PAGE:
Neural stem cells derived from iPSCs show promise in Multiple Sclerosis

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A research study has yielded pre-clinical evidence to support the feasibility of treating Multiple Sclerosis (MS) using Neural Stem Cells (NSC) derived from induced Pluripotent Stem Cells (iPSC).

MS is an autoimmune disease of the central nervous system; the underlying pathological mechanism remains largely unknown. The major hallmarks of the disease include axon loss and myelin damage with focal T lymphocytic infiltration.

In the study, published in Science China Life Sciences, the team led by Prof. Tongbiao Zhao used mice with experimental autoimmune encephalomyelitis (EAE), a widely used model to study MS. The researchers differentiated C57BL/6 mouse iPSCs into NSCs in vitro and transplanted these cells into EAE mice to evaluate their therapeutic effects. The results showed successful repair of damaged neural cells and myelin, alleviation of T cell infiltration, and improvement of motor ability upon iPSC-NSC administration in EAE mice.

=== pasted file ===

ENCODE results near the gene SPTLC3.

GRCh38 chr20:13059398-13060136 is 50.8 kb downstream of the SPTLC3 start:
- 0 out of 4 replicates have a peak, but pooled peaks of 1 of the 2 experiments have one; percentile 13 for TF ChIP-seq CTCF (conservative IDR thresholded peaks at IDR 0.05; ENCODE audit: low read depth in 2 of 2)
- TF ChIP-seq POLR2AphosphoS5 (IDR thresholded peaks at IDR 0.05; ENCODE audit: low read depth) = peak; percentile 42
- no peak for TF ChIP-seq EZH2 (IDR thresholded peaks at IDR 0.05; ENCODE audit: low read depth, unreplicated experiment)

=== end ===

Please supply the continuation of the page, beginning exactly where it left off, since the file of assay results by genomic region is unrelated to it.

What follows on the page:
Thus, the authors demonstrated that iPSC-NSCs can integrate into the recipient and alleviate the condition. However, further experiments using human or non-human primate iPSC-derived NSCs are needed to evaluate the therapeutic efficacy before this can be tested in clinical trials.

Source: Treatment of multiple sclerosis by transplantation of neural stem cells derived from induced pluripotent stem cells. Zhang C et al., Science China Life Sciences 2016; DOI: 10.1007/s11427-016-0114-9
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